Every morning, hundreds of students yawn as they enter the school building. Why are they so drowsy? Are they tired of schoolwork? Are they bored of classes? Possibly, but much of lack of energy comes from MCPS’s early bell schedule. Although the Board of Education recently voted to start high schools 20 minutes later, further changes in high school start times are important to solving the problem of student sleeplessness.
Getting up too early to go to school makes students lack energy and harms their health. A teenage student needs nine hours of sleep every night. Regular sleep deprivation affects students’ physical and mental growth, keeping many students from learning as efficiently. For example, one junior at Quince Orchard High School explained to me that she doesn’t go to bed until midnight every night but then has to wake up at five thirty in the morning to go to school. She is tired throughout the day and has a significant lack of energy, which really affects her studying time. Her situation is not unique, but is well-known by many students, whether they live in Damascus, Olney, Potomac, or Takoma Park.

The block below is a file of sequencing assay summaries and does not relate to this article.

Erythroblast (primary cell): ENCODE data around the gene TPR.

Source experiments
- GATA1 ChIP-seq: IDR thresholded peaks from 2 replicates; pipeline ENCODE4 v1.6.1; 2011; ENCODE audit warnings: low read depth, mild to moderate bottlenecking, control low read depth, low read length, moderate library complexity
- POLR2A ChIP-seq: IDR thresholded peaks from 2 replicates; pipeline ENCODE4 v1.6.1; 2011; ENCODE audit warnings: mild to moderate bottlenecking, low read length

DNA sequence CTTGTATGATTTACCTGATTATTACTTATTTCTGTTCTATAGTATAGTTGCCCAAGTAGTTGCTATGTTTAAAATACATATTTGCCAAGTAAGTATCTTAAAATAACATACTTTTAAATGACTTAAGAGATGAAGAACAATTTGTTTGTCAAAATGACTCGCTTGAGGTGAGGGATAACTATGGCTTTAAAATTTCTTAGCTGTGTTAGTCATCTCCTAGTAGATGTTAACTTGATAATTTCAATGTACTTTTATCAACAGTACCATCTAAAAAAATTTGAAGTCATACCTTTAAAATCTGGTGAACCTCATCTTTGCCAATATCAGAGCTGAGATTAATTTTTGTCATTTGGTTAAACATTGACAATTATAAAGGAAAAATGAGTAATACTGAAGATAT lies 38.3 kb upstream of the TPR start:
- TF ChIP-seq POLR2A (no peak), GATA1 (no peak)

Early bell times also make students dazed, so they cannot fully focus on teachers and instruction. Many students lean on their desks while teachers are teaching or while they are taking tests. Many other students arrive in class with bent backs, frazzled hair, and red eyes, examples of how students’ health deteriorates without enough sleep.
Montgomery County high schools will start 20 minutes later next year, but is that enough? Although 20 minutes seems like an improvement, students will undoubtedly get more sleep if MCPS moves start times closer to 8 am. Later start times will promote students’ motivation and help develop their physical and mental health.
Opinion piece by MoCo Student staff writer Tiffany Pei
Image by MoCo Student staff artist Angel Wen